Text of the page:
San Antonio Creek

Distance: 1.5 miles
Elevation Gain: 148 feet to intersection with Highway 154
Difficulty: Easy
Topo: Santa Barbara

Though this is a relatively short hike and isn’t terribly primitive, it is a wonderful place to take children. Tucker’s Grove is perfect for a picnic, and it has the best playground equipment for kids anywhere in Santa Barbara. The hike is level so you can take even the littlest tots on the trail. The riparian community found along it is an excellent place to teach kids about the local environment. Because it was almost completely burned out by the Painted Cave Fire in 1990, it is a good place to view how nature recovers from wildfire.

Turn north on Turnpike Road and follow it towards the mountains for a mile to Foothill Road. The entrance to Tucker’s Grove is directly on the other side of Foothill. Drive through the park, across San Antonio Creek, and into the paved parking area. You can pick up the trail there near a small sign that says “Bridle Path” or walk through Kiwanis Meadows.

The San Antonio Creek Trail begins at Tucker’s Grove. In the late 1800s this sheltered oak grove served as a favorite picnic area for Santa Barbara’s Scottish-American population. It was privately owned by Charlie Tucker, a popular valley resident who maintained the sylvan retreat for public use free of charge until he died in 1912. Shortly thereafter it was purchased by rancher George S. Edwards who deeded it to the county, thus allowing it to become one of the valley’s first public parks.

This is one of the most pleasant of the short hikes, especially for those of you who want to take younger children along with you. In the spring, with the cascading waters of the creek flowing cool and clear, the oak woodland and canyon vegetation provide just the touch of color, richness, and variety for an hour or two of relaxed hiking.

Today it looks far different than it did just two years ago. The Painted Cave Fire began about 6pm on June 27, 1990 near the intersection of Painted Cave with Highway 154. Though high in the mountains, thundering Santa Ana winds caused it to road down the mountainside and across San Antonio Creek in less than 45 minutes. More than 600 homes and apartments were destroyed by the fire, and with the exception of the largest trees—oaks and sycamores—the canyon was reduced to a barren condition.

Now the canyon has a much more open feeling. No longer is it covered by a canopy of huge oaks and sycamore trees. These look much more like skeletons though you can see the process of recovery at work. Numerous shoots reach upwards from the base of each of the sycamores, each 10-to-15 feet in height, creating a small forest at the base of each of the trees. The gnarled trunks and twisted limbs of the oaks are silhouetted against the skyline, with round clusters of new leaves just re-emerging. A year ago you wouldn’t have thought the canyon could have recovered. Now you can see it will.

In just a few more years it will be difficult to find evidence of the disastrous Painted Cave Fire. The canyon will look like it did in earlier years—and that is how I have left the description of this trail.

The trail head is near the rear of the Grove. Although you can begin immediately by taking the Bridle Path across the creek (it recrosses in a hundred yards), most hikers continue through Kiwanis Meadows because this eliminates a stream crossing. Hop over the wooden fence on the creek side of the meadows and you’re on the trail.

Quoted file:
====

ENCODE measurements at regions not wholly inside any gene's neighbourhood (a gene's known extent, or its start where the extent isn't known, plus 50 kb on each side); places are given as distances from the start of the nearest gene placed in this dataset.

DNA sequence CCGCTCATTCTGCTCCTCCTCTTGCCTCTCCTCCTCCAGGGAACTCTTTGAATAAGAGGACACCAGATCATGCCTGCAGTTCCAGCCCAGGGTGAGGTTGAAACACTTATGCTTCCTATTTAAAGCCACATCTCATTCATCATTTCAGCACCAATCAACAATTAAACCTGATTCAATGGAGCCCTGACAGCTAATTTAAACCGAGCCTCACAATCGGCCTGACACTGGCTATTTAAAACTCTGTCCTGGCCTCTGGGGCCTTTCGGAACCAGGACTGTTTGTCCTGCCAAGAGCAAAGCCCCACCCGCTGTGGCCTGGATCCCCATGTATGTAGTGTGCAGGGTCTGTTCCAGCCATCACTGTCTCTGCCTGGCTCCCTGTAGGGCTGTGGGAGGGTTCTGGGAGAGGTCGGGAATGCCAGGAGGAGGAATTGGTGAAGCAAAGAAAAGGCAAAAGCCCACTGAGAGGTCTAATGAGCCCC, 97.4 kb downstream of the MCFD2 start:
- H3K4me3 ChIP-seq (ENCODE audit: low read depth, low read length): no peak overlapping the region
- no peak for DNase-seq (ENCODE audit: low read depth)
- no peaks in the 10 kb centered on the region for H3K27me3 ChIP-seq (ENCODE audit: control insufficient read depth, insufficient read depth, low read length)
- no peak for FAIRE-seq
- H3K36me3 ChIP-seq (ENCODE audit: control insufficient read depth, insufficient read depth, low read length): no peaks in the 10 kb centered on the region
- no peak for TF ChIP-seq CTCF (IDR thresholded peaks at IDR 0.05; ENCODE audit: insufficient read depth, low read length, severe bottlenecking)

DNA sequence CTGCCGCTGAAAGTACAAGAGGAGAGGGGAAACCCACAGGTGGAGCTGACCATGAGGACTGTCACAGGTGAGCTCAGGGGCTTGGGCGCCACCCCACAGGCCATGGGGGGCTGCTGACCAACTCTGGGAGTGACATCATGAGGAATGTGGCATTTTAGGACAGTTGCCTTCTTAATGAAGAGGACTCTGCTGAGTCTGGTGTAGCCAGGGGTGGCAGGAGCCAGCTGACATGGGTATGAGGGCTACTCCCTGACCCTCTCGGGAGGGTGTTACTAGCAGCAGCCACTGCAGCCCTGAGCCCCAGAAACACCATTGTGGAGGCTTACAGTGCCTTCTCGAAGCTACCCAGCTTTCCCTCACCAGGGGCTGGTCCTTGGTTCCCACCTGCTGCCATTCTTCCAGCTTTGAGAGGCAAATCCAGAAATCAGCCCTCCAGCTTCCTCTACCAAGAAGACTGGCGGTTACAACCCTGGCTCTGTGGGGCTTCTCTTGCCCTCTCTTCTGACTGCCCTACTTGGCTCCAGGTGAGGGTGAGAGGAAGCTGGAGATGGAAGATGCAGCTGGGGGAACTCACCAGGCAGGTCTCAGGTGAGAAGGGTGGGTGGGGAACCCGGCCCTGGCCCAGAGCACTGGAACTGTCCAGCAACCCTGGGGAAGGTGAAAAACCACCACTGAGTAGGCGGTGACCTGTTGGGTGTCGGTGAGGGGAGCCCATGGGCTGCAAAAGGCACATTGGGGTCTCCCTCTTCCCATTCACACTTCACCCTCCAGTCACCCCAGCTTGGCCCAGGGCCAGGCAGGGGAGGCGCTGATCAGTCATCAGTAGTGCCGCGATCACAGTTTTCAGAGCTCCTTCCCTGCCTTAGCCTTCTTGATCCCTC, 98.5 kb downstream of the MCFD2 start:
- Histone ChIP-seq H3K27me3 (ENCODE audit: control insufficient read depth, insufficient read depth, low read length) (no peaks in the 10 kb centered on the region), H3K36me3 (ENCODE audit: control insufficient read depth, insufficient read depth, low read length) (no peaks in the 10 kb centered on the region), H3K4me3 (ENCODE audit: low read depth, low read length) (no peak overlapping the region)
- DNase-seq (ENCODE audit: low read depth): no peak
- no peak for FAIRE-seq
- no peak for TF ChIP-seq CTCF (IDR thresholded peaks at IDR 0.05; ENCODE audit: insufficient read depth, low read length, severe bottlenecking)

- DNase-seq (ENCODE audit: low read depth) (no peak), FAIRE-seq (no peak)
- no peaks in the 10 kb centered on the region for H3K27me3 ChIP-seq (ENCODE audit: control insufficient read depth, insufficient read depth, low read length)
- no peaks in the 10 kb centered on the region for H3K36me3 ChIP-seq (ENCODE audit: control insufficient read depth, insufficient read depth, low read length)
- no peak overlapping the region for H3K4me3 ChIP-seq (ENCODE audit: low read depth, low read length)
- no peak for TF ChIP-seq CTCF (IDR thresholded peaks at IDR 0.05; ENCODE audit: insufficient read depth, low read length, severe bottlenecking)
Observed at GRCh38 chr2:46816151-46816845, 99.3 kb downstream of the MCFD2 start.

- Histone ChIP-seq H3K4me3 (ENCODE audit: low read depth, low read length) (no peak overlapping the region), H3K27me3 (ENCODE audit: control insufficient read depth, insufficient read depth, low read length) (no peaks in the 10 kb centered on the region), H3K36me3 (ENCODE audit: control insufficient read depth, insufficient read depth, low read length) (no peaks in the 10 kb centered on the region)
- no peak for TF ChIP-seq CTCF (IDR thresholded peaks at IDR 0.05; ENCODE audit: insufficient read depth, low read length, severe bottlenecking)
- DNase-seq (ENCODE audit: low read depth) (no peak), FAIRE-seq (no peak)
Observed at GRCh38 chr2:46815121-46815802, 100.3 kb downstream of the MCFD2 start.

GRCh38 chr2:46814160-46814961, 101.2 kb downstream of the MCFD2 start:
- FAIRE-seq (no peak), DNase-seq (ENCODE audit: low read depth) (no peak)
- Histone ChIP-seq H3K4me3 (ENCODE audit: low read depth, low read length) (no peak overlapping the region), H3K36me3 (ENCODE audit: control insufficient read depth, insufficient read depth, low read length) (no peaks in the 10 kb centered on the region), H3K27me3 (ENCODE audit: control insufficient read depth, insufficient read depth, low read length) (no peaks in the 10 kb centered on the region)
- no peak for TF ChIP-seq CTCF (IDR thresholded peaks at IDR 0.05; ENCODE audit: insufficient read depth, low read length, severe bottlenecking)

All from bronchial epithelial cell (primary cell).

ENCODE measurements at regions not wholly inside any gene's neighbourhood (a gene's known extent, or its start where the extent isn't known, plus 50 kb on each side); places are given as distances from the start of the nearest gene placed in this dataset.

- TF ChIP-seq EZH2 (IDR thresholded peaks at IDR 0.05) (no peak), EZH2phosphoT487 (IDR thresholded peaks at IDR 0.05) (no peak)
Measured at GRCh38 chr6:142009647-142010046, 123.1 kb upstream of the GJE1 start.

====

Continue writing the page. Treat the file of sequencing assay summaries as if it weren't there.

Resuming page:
Though the trail is unmarked, the well-used path is relatively easy to follow. It meanders first for a half mile on the east side of the creek through a large oak meadow. Just past Kiwanis Meadow the canyon begins, and the hillside, covered with ferns and sorrel, is shaded by numerous oaks. There is poison oak along here as well, so take care, especially with children.

The oak meadow has numerous trails radiating through it, perfect for children to play on, and the air has the sweet smell of bay and California sage. In the early morning, light filtering through the trees gives this grove a cathedral-like atmosphere.

From here the trail opens for a while, then closes back in. In places the path is not much more than a shoulder-width wide and is rutted a foot deep in the sandy soil. The tunnel-like enclosure hems one in with the aroma of the soft chaparral. Nearby are the sounds of the hidden creek and numerous birds. The trail reaches an opening once more, this one filled primarily with sycamore, and the trail makes several lazy “S” curves and crosses the creek. Not quite out of sight along here is a farm that look like it must be a wonderful place to live. Immediately cross the creek once more and hike up onto a bench, which leads to a large flood-control dam.

There the trail crosses the dam and turns upstream. While several trails appear to be leading upstream from this point, the main path turns right and crosses the creek and passes by a long chain-link fence, which you can see before you make the crossing. The other trails lead up onto San Antonio Creek Road to provide horse riders access to the canyon. One of these continues along the west bank, though the trail on this side is fairly overgrown.

On the east side the trail wanders through a most enjoyable section, thick with oaks, thistle, and blackberry interspersed between large cream-colored boulders. In a half mile the trail intersects with Highway 154, where the trail ends under the bridge, near the beginning of the Vista Del Mundo Ranch.

The return trip leads back to Tucker’s Grove, where a picnic can await you.

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